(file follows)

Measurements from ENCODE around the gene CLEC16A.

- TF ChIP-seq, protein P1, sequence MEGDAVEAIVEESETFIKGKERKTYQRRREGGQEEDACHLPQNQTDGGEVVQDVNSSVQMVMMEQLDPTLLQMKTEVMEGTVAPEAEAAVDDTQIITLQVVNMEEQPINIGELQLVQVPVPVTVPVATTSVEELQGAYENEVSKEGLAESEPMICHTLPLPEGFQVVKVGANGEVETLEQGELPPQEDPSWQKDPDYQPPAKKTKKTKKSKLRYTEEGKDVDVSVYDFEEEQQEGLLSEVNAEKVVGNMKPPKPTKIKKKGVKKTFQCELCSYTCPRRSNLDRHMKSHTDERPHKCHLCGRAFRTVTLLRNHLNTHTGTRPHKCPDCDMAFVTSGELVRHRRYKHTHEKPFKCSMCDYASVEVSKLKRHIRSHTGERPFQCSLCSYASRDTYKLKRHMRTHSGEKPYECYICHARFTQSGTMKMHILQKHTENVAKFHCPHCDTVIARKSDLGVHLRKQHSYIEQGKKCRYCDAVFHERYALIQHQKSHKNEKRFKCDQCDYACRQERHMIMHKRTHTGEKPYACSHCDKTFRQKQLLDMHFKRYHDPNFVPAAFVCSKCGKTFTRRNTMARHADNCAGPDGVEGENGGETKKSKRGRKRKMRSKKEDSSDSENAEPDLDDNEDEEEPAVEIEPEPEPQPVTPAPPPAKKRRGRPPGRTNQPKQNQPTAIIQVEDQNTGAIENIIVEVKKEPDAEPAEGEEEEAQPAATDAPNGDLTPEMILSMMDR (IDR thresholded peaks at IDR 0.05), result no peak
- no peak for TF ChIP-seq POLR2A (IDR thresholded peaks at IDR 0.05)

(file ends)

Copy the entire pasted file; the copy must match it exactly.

Measurements from ENCODE around the gene CLEC16A.

- TF ChIP-seq, protein P1, sequence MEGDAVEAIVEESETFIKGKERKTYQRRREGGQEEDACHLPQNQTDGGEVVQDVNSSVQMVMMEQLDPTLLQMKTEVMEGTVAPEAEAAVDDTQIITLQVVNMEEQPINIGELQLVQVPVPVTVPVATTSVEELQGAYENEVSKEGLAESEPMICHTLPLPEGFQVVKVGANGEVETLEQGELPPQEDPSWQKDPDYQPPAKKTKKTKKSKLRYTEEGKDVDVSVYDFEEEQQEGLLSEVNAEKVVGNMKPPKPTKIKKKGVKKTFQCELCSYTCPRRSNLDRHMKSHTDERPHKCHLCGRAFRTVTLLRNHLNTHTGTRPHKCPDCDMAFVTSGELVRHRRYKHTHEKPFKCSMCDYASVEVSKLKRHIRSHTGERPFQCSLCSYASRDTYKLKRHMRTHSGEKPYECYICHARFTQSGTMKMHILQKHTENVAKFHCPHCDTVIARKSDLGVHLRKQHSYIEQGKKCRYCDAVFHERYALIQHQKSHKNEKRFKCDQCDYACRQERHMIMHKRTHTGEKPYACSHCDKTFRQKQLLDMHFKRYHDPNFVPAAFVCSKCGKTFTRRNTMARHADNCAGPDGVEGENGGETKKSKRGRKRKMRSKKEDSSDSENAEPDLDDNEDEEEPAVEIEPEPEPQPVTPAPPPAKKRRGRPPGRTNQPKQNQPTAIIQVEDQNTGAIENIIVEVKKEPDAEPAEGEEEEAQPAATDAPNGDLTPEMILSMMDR (IDR thresholded peaks at IDR 0.05), result no peak
- no peak for TF ChIP-seq POLR2A (IDR thresholded peaks at IDR 0.05)